Microsoft has decided to allow governments and international organisations access to the source code for Office 2003.
The company will offer governments access to the code under a shared source licence as part of its Government Security Program. The UK government has already signed up, Microsoft confirmed.
The decision is aimed at shoring up confidence in the security and inter-operability of Microsoft software as it faces stiffer competition in the public sector from rivals including Sun, which has been touting growing support among governments for its open-source productivity software, dubbed StarOffice.
Microsoft has long offered governments access to source code for its Windows desktop software but recently suggested it may disclose more about its products. Last year, it began allowing governments access to Office 2003 XML Reference Schemas, so they could incorporate them into their own software to improve the inter-operability of Office documents. Under the new shared source licence, governments will now get related technical information and participants will discuss existing and future projects related to the software.
Recently, Microsoft has also sent signals that it may be willing to co-operate more with rivals. Under a litigation cease-fire sealed with Sun earlier this year, Microsoft said it would look for more ways to work with developers of the Open Office open source project, although it has reserved the right to sue them for patent infringement.
Microsoft's expansive gestures appear to be geared toward keeping a firm grip on the public sector, which often awards the largest software contracts in a country. The software maker said that more than 30 countries have already signed onto its Government Security Program.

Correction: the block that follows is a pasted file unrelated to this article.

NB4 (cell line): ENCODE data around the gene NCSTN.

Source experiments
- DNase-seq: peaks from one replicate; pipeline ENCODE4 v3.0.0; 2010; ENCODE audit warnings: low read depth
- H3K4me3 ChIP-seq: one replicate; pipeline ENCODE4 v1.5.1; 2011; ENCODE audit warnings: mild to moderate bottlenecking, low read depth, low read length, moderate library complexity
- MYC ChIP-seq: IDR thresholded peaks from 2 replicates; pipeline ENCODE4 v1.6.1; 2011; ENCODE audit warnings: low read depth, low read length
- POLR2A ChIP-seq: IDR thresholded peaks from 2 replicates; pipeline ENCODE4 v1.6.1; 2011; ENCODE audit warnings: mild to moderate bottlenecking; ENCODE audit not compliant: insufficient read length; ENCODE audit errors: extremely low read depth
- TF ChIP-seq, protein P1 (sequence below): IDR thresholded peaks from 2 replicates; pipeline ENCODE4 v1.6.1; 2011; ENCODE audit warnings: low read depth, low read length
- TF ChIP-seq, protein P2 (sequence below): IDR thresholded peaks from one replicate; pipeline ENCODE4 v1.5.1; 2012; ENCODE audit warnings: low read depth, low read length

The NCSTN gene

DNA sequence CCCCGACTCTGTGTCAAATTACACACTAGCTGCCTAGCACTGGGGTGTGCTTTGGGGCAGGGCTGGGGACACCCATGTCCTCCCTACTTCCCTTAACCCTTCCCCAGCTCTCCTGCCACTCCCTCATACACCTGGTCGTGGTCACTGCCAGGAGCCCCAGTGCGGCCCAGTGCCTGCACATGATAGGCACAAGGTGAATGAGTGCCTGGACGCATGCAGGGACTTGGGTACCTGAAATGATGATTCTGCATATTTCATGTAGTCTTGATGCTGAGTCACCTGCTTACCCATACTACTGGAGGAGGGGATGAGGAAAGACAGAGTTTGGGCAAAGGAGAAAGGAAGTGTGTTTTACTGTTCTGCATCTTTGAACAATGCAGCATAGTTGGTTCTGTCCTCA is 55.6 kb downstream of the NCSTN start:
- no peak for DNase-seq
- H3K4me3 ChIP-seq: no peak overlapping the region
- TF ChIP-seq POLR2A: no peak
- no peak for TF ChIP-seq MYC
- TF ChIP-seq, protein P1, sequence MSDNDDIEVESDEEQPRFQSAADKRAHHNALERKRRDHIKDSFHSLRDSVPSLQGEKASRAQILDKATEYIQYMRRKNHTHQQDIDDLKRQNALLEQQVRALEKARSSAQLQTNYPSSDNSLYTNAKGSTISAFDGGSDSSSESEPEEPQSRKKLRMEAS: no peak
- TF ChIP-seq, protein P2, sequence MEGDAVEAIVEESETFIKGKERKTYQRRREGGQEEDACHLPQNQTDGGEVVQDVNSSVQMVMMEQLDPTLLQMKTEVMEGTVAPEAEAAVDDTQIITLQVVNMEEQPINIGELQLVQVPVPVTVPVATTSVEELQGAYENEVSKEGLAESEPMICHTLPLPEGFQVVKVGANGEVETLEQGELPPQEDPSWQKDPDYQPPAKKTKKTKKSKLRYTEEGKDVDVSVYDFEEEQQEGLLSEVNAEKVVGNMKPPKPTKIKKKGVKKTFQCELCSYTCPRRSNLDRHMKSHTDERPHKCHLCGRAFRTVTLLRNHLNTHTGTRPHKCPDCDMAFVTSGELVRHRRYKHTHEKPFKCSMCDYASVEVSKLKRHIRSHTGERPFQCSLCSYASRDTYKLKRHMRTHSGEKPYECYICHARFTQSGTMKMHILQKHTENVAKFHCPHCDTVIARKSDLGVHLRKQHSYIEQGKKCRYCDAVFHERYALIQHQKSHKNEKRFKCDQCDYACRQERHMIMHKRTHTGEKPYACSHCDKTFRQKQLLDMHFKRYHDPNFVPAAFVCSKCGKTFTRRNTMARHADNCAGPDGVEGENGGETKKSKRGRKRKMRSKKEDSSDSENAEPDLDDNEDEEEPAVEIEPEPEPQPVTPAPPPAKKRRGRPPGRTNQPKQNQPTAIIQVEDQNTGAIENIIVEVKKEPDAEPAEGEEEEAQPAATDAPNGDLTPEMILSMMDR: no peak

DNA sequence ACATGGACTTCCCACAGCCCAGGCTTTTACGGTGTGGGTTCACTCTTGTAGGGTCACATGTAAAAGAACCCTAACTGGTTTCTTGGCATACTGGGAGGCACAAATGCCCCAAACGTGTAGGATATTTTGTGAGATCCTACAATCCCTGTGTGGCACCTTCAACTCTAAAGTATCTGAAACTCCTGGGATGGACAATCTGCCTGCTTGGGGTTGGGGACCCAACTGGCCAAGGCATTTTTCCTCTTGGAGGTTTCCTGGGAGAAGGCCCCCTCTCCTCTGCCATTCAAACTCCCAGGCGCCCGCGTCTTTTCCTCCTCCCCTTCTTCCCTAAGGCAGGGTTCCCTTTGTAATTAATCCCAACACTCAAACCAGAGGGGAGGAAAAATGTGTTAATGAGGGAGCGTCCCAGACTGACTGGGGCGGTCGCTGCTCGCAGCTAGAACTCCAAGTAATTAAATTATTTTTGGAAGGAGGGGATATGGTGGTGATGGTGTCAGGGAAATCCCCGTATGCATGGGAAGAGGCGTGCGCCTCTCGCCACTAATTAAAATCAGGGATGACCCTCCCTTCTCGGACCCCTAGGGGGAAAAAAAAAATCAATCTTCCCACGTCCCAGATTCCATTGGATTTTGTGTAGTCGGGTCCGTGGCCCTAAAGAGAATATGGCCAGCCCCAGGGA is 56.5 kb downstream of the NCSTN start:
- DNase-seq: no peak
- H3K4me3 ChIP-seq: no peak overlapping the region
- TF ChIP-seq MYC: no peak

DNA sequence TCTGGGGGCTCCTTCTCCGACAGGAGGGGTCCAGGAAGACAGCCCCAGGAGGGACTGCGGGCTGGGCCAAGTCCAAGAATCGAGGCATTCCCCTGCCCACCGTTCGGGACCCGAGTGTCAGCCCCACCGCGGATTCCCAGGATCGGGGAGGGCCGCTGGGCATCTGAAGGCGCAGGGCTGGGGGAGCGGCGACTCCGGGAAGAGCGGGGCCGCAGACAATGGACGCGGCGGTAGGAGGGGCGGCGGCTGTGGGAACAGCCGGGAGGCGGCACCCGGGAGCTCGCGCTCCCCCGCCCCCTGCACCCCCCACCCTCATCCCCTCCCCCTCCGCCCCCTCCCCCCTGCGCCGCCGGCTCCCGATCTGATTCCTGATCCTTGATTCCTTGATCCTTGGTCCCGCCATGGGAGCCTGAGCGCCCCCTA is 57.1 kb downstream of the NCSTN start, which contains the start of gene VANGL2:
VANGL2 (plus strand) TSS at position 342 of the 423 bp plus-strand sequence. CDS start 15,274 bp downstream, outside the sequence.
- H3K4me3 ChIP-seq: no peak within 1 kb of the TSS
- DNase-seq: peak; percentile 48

A UK government spokesman said in a statement that the Office 2003 shared source licence would help it understand the security implications of Office, allowing it to deploy the software more ecurely in a variety of scenarios.
That Microsoft has signed up the UK government as one of the first program participants comes as little surprise, given their historically close relationship. The UK's Office of Government Commerce (OGC), which negotiates volume deals for the public sector, signed a three-year licensing deal with Microsoft in 2002 to provide desktop software for almost 500,000 public servants.
Furthermore, the government is putting final touches on a deal to renew the agreement, which an OGC spokesman characterized on Monday as "imminent".
Microsoft released news of the Office licensing program from Europe, underscoring the importance it places on winning big government deals in the region. Government bodies in Germany, Hungary, France and Italy have all recently thrown support behind open source initiatives, putting pressure on Microsoft to work harder at winning public sector contracts in Europe.
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